The European Union intends to move forward with a step to create a universal connector.
The European Union is getting ready to move ahead with plans to enforce a common phone charger port for mobile phones, tablets and headphones.
Apple has been vocally opposed to the move, as it would be required to lose its Lightning connector.
The EU is expected to confirm its commitment to enforce a single type of phone charger port this week. It would mean that instead of the Lightning connector, Apple would be required to switch to the far more universally used USB-C interface.
Policymakers in Europe have been working on setting a standard for charging cable connectors for over a decade. The primary reason the EU has been making such a priority of this effort is because of the quantity of electronic waste being generated by unusable chargers that are left behind when their devices become unusable. If the cable can be used only by that device, it can’t be used for the replacement gadget.
The electronic waste from Apple and Android users required to switch cables as they move from one device to the next is expensive, inconvenient and wasteful. That said, despite the EU’s efforts, little progress has been made within the electronics industry.
The EU is now hoping that by requiring a single phone charger port, the industry will move faster.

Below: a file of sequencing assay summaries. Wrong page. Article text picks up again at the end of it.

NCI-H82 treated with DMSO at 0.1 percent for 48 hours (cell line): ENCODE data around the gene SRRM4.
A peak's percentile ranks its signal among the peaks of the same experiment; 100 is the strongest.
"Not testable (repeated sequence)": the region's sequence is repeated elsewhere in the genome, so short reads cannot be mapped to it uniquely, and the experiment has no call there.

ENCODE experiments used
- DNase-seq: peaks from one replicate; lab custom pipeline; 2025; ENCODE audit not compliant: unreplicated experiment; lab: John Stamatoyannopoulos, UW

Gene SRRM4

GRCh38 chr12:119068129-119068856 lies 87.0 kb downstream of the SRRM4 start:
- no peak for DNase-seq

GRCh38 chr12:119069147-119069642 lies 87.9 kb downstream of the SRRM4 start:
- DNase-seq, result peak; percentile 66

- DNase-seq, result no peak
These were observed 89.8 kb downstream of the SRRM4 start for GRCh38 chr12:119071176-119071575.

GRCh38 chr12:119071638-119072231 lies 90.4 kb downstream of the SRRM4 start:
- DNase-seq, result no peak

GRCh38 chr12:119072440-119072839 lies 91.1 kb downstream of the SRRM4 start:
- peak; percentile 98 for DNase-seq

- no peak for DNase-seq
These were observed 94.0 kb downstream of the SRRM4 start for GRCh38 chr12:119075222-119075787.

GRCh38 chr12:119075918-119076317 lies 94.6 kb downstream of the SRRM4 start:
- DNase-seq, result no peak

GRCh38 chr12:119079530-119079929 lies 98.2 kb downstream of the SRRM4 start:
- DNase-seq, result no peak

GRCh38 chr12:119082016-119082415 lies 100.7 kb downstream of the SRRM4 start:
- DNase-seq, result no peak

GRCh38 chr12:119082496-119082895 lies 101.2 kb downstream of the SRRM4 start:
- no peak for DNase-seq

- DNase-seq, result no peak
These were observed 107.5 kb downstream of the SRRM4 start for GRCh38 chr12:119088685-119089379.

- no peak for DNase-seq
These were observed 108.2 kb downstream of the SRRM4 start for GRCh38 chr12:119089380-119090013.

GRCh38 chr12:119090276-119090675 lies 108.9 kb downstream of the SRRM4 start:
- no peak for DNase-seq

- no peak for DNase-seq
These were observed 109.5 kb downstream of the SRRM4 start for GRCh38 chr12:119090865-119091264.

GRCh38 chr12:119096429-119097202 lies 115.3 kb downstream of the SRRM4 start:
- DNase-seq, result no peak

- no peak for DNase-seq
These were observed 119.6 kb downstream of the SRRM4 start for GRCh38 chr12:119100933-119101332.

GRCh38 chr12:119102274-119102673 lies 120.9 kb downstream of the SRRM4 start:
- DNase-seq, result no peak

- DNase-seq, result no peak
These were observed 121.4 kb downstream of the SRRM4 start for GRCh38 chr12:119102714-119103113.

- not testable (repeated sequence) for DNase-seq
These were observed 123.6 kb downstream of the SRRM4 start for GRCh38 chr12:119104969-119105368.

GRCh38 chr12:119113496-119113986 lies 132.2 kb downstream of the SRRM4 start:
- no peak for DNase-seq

There remain a few issues that will need to be specified before the shape of the legislation can be solidified. For instance, the EU has yet to identify a lead in period, and it hasn’t specified how the regulations will affect other types of rechargeable device such as laptops.
Previously presented proposals from last year indicated that a regulation would likely start being enforced within half a year of being legally adopted. This is a notably shorter period of time than the typical two years they provide for this type of change. That said, it would therefore have a much more immediate impact on the amount of electronic waste.
That said, a short timeframe such as 6 months would also have a notable impact on manufacturers, which will need to change the designs of any products not currently compatible with a USB-C phone charger port.